Grand Theft Auto modders that tried to get around a DMCA claim get walloped with Take-Two lawsuit

It's the cops!
(Image credit: Rockstar Games)

The existence of the GTA Trilogy remaster was more-or-less confirmed by the Korean ratings board last week, but the rumours have been gathering pace for a while: not least because Rockstar parent company Take-Two has been getting very heavy-handed with modders of the original games on PC. Dozens of mods have been disappearing thanks to DMCA notices this year, while a month ago GTA Underground shut down after six years of work.

Certain modders, somewhat in the spirit of Grand Theft Auto, have tried to keep going: the 'reverse-engineering' projects re3 and reVC—spruced-up versions of GTA3 and GTA: Vice City respectively—were hit with the DMCA notice in February. The mods were removed from Github per the notice: however, the modding team counter-claimed with an argument about fair use. Re3 and reVC project lead 'aap' told Eurogamer: "We went the normal route: one of our team members filed a counterclaim with GitHub and after a waiting period of about 14 days the repo got reinstated."

That is, Take-Two's lawyers did not respond to the counter-claim, so Github restored the project.

It's perhaps worth picking the bones out of this. The modders thought they could be cute by using the mechanisms of DMCAs to reinstate their project, perhaps not realising that Take-Two were prepared to bring out the big guns. Take-Two clearly could have responded to the modders' counterclaim if it had so wished: instead it allowed the mods to reappear on Github. So yes, the modders could have perhaps been wiser. But it really feels like Take-Two saw this as an opportunity to set an example.

Take-Two's lawyers have now circled back to re3 and reVC, and sent a notice to Github that it has launched an infringement lawsuit in the state of California. This lawsuit identifies several individuals involved in the mods' creation and reads in part:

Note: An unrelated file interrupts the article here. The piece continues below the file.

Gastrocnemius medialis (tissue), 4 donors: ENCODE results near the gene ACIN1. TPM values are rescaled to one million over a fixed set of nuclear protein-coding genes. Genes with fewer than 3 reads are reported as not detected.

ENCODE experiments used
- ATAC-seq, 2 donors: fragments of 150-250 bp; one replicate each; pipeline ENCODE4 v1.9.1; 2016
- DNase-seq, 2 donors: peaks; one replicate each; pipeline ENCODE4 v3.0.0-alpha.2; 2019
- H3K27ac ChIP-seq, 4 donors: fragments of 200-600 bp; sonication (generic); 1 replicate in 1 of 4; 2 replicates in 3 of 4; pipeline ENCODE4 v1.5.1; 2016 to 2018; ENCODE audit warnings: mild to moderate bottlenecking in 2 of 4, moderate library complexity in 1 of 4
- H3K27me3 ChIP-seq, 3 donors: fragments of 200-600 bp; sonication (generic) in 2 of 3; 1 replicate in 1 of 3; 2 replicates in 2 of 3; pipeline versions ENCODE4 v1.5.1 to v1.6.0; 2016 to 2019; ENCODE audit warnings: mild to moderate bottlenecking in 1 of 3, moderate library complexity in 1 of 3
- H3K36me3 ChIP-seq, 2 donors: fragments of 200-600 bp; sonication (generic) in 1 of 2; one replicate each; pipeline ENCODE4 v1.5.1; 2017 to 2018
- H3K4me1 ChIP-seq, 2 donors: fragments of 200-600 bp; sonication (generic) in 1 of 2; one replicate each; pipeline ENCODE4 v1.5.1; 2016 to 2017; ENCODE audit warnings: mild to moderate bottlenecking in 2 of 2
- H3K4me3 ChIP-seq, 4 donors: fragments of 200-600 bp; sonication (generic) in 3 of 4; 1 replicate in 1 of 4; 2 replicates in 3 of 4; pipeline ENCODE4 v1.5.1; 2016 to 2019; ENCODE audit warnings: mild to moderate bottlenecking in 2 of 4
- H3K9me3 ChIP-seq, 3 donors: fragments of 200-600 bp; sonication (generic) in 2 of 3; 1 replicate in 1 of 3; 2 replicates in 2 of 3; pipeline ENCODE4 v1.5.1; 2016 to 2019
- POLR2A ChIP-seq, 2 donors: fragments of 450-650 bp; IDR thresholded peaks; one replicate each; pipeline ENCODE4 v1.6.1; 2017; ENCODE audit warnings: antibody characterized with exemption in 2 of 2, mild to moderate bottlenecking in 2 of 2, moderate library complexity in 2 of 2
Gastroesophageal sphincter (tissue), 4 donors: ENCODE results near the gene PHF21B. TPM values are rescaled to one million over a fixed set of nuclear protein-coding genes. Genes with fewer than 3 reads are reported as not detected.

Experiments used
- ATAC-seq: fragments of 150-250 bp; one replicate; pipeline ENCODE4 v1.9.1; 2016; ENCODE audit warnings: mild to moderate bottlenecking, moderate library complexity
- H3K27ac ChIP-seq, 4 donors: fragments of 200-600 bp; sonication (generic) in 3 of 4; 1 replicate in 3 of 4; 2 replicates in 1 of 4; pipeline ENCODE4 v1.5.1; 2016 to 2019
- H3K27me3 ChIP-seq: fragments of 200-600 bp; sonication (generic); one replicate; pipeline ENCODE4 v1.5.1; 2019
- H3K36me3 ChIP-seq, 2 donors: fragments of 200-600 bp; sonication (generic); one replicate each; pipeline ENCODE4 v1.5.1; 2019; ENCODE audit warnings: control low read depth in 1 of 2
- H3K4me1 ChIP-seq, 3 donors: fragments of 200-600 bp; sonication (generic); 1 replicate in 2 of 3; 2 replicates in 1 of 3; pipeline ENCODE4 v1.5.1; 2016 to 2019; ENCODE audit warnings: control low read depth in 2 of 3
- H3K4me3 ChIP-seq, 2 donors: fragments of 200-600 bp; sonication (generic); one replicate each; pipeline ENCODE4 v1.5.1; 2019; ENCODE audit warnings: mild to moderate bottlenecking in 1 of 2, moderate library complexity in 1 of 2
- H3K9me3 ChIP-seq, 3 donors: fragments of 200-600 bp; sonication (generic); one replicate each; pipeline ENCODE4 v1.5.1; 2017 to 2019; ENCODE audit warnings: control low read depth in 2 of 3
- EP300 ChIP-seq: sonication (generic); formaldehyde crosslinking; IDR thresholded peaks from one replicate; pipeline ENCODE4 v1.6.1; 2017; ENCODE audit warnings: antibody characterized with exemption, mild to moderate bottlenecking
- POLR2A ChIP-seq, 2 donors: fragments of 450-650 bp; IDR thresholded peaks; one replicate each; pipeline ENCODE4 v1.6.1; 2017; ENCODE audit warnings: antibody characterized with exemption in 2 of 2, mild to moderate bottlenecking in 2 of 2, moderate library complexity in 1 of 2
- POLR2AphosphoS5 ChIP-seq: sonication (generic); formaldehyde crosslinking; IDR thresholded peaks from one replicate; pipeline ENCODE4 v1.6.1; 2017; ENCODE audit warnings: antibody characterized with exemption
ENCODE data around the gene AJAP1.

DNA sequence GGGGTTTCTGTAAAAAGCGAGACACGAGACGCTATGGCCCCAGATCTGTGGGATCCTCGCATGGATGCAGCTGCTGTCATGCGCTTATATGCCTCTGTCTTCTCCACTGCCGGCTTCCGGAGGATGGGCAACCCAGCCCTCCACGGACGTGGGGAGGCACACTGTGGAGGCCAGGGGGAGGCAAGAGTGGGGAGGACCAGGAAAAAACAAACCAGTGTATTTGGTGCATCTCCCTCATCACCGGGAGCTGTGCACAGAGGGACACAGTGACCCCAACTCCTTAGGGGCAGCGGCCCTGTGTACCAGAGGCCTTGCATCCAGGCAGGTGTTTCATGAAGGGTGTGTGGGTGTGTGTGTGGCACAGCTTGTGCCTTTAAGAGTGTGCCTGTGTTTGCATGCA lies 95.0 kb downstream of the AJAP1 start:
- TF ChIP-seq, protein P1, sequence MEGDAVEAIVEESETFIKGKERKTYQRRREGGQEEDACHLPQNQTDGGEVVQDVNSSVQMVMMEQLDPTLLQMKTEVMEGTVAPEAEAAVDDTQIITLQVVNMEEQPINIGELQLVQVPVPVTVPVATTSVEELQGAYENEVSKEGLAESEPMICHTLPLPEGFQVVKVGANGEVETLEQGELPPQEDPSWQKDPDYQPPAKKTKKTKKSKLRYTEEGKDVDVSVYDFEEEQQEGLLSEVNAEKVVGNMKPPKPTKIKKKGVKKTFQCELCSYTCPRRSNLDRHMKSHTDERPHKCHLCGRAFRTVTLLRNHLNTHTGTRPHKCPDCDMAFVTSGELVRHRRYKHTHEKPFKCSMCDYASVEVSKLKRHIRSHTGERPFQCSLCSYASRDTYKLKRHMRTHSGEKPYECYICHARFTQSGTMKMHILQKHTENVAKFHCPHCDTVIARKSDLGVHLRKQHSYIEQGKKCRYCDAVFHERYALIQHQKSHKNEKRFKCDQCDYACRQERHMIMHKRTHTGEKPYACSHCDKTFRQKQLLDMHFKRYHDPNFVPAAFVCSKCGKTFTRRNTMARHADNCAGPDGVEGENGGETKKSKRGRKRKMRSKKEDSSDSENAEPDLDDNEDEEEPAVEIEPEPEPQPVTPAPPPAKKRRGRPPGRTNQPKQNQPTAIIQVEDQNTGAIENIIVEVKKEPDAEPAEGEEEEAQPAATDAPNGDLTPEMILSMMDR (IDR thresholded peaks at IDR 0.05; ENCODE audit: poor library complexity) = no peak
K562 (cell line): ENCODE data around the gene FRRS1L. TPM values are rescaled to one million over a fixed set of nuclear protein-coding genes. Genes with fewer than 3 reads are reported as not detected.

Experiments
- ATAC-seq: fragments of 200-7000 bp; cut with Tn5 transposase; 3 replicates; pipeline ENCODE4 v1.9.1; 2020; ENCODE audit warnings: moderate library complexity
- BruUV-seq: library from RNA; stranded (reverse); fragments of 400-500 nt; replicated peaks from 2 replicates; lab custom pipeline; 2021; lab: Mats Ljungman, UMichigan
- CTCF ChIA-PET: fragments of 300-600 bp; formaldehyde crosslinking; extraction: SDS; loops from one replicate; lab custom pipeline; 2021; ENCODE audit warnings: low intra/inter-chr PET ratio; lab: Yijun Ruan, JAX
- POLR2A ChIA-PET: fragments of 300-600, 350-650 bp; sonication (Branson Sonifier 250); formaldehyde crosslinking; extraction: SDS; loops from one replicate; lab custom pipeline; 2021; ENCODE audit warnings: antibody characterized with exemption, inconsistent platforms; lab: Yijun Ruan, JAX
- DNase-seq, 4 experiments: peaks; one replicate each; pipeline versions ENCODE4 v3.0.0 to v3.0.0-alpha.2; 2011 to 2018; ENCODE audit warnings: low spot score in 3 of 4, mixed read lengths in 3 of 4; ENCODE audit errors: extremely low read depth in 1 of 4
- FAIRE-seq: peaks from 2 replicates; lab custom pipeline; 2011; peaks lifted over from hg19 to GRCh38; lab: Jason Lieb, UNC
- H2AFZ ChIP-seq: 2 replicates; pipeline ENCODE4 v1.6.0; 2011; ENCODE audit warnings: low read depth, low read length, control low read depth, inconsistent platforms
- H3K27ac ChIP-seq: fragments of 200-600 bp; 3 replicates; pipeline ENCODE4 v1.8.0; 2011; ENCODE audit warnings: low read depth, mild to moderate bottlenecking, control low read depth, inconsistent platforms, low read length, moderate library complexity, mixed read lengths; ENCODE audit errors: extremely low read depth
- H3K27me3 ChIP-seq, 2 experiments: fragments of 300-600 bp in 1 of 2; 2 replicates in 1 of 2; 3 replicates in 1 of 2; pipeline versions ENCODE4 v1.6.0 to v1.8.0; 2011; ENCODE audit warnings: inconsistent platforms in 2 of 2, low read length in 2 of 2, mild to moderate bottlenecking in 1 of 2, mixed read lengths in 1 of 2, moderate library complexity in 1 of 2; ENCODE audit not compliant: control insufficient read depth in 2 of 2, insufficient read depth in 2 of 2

"Defendants are well aware that they do not possess the right to copy, adapt, or distribute derivative GTA source code, or the audiovisual elements of the Games, and that doing so constitutes copyright infringement. Defendant [aap] even stated publicly that he was "very much worried" about TakeTwo’s discovery of the re3 and reVC projects. And, when Take-Two attempted to remove Defendants’ infringing source code from the Internet, at least three Defendants (acting in at least one instance with other Defendants’ participation and direction) knowingly filed bad faith counter notifications that materially misrepresented the legality of their content, apparently claiming that because they allegedly 'reverse engineered' the Games’ source code, they somehow cannot be liable for copyright infringement."

The lawsuit even goes on to cite aap's comment to Eurogamer about the goal being to create an "open source GTA."

gta vice city pc cheats

(Image credit: Rockstar Games)

Github has, unsurprisingly, removed the mods and all their forks. If you go to their former page on Github you'll find the site's standard notice of a DMCA takedown, alongside a link to the various correspondence around the mods.

Take-Two's lawsuit is serious business: it is coming after the individuals concerned for damages, assembles a bunch of material and quotes supporting its case and, most worryingly, seeks to make a great deal out of the fact that the mod creators tried to get around the initial requests for removal. This is not good: no-one wants to see modders getting sued, or the distasteful David-and-Goliath spectacle of individuals up against a corporate legal team.

Unfortunately, however, Take-Two is clearly not messing around when it comes to Grand Theft Auto. By any metric it is one of the biggest and most important entertainment brands in the world, and an almost inconceivably profitable part of Take-Two's business. Whatever is happening with those remasters the publisher is staking out its position around mods, and it's not playing.

Rich Stanton

Rich is a games journalist with 15 years' experience, beginning his career on Edge magazine before working for a wide range of outlets, including Ars Technica, Eurogamer, GamesRadar+, Gamespot, the Guardian, IGN, the New Statesman, Polygon, and Vice. He was the editor of Kotaku UK, the UK arm of Kotaku, for three years before joining PC Gamer. He is the author of a Brief History of Video Games, a full history of the medium, which the Midwest Book Review described as "[a] must-read for serious minded game historians and curious video game connoisseurs alike."